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Mysteries of Small Pharma

In the last couple of decades drugstore chains (Duane Reade and CVS) and bookstore chains (Barnes & Noble and Borders) have taken over Manhattan. There are very few small independent bookstores left — The Corner Bookstore and Crawford Doyle Booksellers on Madison Avenue are two good ones that display a definite taste in books. Anything on their shelves is interesting, unlike the shelves at a chain store, but I sadly doubt they can survive. I used to shop expensively at Shakespeare and Co in a quixotic attempt to keep them going when B&N first moved into the neighborhood, but it was futile.

Now look at my collage above: near Lincoln center between CPW and Bway within the space of a few blocks there are three unlikelysmall drugstores. How do THEY stay alive? They are cute and anachronistic, but they don’t sell anything special. What would anyone buy there that they couldn’t get more cheaply and brashly at DR, from antibiotics through sunblock and beachbags to oatmeal?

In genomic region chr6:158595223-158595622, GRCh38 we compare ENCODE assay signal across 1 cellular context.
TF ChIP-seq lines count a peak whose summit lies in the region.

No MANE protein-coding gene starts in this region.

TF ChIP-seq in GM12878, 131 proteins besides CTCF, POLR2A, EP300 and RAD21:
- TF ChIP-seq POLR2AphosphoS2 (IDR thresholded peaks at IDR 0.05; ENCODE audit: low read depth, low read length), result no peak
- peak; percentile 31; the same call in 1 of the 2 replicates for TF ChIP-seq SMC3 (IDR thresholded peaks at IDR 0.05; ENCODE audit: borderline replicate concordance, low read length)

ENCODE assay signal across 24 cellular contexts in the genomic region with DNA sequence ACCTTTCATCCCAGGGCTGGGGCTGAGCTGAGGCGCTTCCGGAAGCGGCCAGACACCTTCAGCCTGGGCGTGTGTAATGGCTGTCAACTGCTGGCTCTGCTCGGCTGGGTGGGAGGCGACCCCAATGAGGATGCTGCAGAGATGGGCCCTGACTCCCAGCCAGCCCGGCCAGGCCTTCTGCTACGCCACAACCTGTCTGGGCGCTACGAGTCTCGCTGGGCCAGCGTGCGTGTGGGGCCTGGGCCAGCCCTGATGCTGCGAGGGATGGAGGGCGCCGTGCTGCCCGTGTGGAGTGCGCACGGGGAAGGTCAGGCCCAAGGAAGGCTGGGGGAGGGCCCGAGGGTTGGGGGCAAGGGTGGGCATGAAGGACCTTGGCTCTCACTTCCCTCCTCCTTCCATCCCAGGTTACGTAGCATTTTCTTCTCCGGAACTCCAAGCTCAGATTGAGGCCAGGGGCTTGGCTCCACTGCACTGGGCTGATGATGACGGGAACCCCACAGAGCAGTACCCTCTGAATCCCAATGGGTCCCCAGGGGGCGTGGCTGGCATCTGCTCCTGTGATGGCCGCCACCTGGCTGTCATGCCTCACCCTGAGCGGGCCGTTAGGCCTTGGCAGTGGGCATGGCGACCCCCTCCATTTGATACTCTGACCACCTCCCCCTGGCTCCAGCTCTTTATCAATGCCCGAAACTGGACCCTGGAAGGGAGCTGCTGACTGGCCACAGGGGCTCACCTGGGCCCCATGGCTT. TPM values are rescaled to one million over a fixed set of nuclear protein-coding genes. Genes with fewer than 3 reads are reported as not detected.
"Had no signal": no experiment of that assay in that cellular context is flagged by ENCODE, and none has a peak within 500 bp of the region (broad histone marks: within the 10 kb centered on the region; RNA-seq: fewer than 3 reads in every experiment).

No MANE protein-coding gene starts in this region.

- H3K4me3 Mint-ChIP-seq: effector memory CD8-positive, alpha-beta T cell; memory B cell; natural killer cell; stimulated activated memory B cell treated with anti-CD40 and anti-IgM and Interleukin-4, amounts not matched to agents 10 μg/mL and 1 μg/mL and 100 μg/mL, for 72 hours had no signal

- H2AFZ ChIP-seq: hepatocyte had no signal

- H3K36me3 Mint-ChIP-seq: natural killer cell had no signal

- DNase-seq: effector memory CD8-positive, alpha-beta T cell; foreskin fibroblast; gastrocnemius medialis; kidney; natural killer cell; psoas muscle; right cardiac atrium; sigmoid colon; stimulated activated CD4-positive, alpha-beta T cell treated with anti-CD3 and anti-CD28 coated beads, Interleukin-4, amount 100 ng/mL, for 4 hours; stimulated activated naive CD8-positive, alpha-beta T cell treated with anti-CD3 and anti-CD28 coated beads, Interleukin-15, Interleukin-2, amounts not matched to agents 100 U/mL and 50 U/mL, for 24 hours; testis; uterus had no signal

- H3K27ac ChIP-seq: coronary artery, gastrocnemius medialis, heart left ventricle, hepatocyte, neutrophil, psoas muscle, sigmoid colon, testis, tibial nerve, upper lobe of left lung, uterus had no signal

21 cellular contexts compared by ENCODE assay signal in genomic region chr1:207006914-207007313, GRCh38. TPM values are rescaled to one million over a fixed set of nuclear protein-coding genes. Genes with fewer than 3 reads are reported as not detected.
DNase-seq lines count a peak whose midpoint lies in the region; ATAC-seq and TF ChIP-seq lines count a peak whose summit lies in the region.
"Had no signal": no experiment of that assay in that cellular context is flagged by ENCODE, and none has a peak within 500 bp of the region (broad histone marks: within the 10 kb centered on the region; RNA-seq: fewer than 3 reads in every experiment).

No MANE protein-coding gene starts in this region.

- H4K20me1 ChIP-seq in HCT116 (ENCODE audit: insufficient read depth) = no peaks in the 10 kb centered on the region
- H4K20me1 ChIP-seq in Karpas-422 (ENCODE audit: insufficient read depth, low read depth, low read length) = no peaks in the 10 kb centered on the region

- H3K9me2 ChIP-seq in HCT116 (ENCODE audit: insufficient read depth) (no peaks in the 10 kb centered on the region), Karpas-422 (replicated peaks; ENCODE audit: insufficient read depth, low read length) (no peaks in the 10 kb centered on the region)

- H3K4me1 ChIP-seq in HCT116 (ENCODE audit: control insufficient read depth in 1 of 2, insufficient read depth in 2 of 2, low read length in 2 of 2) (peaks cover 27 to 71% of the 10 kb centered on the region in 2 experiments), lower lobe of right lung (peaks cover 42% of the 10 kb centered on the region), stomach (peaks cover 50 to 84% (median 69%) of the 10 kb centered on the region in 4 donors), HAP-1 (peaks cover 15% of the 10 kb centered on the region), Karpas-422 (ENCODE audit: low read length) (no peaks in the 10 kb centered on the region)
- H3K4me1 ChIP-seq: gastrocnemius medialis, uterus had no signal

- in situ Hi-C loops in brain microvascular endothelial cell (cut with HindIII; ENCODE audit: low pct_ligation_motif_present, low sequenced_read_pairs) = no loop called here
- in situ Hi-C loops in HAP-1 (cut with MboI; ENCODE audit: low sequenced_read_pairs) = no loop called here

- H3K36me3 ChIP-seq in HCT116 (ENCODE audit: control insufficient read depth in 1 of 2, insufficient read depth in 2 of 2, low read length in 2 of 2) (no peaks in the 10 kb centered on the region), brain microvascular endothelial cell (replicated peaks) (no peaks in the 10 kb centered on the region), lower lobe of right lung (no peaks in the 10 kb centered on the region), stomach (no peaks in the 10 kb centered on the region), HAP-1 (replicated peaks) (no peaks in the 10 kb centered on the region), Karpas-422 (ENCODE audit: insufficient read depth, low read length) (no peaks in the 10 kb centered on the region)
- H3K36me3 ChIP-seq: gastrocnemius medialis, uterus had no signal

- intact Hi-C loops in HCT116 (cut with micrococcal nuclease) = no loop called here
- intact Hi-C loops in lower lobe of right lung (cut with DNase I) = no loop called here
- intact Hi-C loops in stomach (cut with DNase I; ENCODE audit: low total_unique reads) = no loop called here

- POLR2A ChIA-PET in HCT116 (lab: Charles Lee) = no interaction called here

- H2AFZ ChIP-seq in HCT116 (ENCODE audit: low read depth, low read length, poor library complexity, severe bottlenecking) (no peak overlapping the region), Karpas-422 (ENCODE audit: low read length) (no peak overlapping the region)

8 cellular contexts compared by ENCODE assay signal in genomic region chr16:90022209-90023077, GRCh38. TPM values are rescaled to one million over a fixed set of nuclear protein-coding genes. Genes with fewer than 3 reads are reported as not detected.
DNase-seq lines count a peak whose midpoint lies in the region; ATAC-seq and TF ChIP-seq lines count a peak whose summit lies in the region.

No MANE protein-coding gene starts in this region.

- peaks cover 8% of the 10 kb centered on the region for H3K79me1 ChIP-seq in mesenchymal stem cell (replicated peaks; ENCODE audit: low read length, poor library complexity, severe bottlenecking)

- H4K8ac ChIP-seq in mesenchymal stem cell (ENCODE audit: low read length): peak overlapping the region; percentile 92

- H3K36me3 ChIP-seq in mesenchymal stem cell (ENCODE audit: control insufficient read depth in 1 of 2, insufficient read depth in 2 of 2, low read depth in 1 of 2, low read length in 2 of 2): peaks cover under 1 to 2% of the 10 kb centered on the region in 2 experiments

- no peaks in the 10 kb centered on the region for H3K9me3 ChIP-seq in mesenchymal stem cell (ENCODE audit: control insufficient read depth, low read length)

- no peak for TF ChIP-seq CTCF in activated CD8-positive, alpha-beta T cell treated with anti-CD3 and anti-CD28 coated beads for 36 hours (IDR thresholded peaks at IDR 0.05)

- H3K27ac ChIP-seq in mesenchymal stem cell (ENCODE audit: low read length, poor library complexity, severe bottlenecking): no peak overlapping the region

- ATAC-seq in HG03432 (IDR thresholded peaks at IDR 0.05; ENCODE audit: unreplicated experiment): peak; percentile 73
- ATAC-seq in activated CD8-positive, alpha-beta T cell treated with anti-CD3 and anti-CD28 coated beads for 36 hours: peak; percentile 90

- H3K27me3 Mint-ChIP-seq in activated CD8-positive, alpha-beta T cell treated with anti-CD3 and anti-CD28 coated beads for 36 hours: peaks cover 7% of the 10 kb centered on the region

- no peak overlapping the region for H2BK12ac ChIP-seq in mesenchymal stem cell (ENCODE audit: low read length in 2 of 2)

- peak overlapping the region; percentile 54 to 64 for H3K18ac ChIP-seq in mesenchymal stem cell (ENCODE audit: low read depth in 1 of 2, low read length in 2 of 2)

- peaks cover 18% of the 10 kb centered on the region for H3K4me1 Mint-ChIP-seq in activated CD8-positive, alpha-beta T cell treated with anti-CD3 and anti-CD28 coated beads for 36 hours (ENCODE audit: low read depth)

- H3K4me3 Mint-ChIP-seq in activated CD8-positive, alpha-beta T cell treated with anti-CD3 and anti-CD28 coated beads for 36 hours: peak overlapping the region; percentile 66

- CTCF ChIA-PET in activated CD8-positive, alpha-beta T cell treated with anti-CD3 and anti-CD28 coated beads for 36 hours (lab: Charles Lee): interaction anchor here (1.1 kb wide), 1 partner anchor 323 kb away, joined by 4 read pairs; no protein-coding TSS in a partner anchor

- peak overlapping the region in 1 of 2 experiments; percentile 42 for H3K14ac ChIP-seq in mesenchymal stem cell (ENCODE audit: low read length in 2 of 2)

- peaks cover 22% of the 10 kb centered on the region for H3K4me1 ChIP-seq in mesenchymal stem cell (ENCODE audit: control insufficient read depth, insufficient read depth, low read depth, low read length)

Or are these small unlikely drugstores Pynchonian/Men-In-Black secret gateways to some other world, serving a common purpose that none of us except their proprietors know, who, subsidized by some mysterious mission, meet weekly to further their common cause?

Stations on an underground railroad for failed financiers to flee to Canada? A Rosemary’s Baby experiment to create a future chairman of the Federal Reserve Bank?

You never know. Manhattan has many mysteries.

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